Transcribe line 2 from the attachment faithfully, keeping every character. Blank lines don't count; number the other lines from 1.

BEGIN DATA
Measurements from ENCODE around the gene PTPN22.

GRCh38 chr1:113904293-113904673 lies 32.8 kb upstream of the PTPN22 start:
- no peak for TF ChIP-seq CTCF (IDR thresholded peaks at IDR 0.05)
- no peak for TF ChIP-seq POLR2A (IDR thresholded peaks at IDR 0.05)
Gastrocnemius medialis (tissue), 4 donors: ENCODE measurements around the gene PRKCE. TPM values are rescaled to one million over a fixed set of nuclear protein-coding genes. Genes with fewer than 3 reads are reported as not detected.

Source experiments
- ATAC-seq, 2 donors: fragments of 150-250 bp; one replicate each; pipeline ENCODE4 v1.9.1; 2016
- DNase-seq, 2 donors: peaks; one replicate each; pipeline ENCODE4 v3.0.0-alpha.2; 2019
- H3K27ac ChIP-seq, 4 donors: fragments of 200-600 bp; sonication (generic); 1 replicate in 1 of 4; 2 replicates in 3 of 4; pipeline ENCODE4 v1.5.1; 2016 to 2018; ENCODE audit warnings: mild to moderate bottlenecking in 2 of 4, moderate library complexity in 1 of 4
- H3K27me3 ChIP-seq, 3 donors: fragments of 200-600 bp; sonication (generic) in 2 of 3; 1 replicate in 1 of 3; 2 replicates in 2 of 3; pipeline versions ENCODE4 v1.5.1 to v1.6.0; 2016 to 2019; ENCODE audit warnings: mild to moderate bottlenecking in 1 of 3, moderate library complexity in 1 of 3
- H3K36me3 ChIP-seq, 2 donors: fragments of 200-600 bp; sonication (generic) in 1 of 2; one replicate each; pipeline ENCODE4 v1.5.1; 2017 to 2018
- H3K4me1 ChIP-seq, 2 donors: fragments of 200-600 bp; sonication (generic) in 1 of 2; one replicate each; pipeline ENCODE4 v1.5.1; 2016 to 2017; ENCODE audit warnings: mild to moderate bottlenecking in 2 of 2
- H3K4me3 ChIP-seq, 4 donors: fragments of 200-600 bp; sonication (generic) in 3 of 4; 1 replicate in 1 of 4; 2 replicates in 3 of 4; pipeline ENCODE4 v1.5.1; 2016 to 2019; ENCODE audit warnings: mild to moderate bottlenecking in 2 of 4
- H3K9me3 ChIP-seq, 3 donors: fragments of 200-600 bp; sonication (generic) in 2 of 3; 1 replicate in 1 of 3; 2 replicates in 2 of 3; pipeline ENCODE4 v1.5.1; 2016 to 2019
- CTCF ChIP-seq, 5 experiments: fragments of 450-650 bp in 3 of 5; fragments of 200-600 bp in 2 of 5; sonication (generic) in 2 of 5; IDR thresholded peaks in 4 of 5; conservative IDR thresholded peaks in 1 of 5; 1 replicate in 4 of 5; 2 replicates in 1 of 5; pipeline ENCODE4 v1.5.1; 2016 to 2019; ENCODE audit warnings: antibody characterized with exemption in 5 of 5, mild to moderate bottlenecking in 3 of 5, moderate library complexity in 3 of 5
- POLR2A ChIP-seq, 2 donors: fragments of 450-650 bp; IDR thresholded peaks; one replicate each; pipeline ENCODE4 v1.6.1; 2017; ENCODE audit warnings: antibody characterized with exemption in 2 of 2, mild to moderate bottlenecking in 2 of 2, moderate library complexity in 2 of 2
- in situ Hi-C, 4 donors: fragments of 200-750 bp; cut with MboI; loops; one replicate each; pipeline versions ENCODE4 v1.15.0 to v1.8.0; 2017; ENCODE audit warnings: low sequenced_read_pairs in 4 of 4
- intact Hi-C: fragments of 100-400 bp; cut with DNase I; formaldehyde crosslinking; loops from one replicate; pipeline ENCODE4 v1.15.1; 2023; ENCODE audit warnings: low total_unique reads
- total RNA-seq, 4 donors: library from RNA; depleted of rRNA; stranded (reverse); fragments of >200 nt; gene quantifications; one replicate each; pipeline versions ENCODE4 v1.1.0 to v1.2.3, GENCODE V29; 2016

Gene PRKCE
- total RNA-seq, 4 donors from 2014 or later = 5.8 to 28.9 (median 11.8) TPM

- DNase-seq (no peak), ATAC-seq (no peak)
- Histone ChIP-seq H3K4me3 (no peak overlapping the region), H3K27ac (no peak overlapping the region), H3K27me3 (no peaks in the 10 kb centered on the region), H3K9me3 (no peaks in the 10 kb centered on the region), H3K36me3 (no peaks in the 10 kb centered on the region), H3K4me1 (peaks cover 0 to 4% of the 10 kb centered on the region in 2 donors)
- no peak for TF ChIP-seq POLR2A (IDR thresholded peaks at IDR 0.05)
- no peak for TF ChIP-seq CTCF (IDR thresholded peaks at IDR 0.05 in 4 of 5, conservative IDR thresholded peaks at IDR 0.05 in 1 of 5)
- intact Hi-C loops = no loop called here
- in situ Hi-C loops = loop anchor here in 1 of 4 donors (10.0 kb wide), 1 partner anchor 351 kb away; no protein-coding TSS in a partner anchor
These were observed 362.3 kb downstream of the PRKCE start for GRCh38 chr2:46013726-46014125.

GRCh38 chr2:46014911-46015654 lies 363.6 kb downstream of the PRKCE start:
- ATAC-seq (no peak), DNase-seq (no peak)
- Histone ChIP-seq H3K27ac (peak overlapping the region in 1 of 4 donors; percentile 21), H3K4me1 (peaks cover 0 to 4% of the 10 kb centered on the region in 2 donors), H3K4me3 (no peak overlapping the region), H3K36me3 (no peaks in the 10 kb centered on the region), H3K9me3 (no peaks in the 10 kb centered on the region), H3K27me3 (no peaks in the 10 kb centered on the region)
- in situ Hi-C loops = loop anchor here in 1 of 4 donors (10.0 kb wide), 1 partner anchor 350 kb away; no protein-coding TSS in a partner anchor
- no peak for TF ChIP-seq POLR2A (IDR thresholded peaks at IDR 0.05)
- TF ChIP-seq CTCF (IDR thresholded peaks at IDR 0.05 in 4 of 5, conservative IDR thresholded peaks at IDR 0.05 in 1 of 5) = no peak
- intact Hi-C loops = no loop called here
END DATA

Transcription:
GRCh38 chr1:113904293-113904673 lies 32.8 kb upstream of the PTPN22 start: